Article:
Genetically speaking, depression is feeling an extreme sadness. Everyone feels depressed at times, but usually it doesn’t last long, and when it does, then everyone in the family is affected. Many things can cause depression; sometimes it is due to events that happen to us (the loss of someone or something) or problems with some of the body chemicals, like hormones or neurotransmitters (like serotonin). Other times it can be due to lack of sleep or not eating healthy foods.
And…how about having your new baby?
Everyone in the home with that “bawling squalling bundle of joy” is susceptible to depression…even siblings, and especially daddies.
Many studies have shown that maternal depression affects the baby-mommy bonding, which can lead to kid-emotional problems later in life. Maternal depression can be related to the changing hormone levels related to pregnancy, as well as other reasons, too.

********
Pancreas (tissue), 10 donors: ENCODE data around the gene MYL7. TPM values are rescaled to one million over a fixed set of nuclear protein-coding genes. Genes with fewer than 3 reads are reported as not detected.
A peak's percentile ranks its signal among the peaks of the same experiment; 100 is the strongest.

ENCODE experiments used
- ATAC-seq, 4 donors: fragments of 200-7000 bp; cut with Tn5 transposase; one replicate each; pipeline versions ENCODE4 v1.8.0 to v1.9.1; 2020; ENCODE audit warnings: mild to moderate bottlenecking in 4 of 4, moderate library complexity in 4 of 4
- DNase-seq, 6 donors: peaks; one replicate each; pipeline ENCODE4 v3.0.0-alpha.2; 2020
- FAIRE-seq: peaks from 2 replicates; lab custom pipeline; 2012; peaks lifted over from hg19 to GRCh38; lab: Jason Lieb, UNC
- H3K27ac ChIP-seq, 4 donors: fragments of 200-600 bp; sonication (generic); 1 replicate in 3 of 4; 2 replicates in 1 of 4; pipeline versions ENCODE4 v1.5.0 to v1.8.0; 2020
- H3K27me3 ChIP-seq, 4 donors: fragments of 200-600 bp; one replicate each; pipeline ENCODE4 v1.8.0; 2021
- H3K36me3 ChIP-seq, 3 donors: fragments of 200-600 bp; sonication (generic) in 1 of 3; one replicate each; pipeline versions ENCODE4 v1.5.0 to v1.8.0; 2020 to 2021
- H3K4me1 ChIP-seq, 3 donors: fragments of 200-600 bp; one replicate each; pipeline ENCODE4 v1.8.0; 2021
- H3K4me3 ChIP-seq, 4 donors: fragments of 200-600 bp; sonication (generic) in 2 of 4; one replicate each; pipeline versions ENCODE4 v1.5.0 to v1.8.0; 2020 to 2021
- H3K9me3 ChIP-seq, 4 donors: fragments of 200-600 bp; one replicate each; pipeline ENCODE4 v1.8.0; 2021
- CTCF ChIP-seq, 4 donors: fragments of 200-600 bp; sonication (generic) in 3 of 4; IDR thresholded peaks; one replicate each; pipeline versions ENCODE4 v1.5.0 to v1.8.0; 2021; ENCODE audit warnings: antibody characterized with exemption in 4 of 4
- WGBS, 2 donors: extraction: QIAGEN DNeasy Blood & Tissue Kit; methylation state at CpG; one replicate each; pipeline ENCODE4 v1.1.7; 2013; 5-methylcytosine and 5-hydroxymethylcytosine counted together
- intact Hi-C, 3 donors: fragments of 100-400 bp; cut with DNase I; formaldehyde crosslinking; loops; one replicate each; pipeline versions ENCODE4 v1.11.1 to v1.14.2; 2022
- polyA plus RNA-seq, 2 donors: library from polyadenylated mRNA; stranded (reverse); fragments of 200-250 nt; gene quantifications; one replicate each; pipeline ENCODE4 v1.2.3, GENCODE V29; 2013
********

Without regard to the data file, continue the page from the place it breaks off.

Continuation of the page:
A new article from the journal Pediatrics, explores causes of depression in fathers and how it differs from depression in mothers. Understanding these differences may help families identify and deal with depression.
This analysis came from the Avon Longitudinal Study of Parents and Children with almost 14,000 kids and families who were recruited during pregnancy and followed for at least 7 years.
Depression in family members and later childhood difficulties like emotional problems, conduct difficulties, and hyperactivity were documented.
Results showed that families with depression had more kids with emotional difficulties.
In the families who were affected by the paternal depression, most of the paternal depression seemed to be triggered or related to the mother also being depressed, and/or to couple conflict. So, the take-home message: when anyone in the family is depressed, it affects everyone else, including infants EVEN in the first year of life!
Common causes of depression include lack of sleep, poor diet, and lack of exercise. You may be able to fix these with some thought and work.
Parents-to-be and new parents have to work extra hard to develop a strong, supportive relationship to weather the inevitable ups and downs when that “bawling squalling bundle of joy” appears.
Everyone feels depressed off and on, but if it goes on for very many days or is affecting daily life and enjoyment of the family, see you doctor. Your baby’s later behavior and well-being may count on it! Give that kid a hug, Gene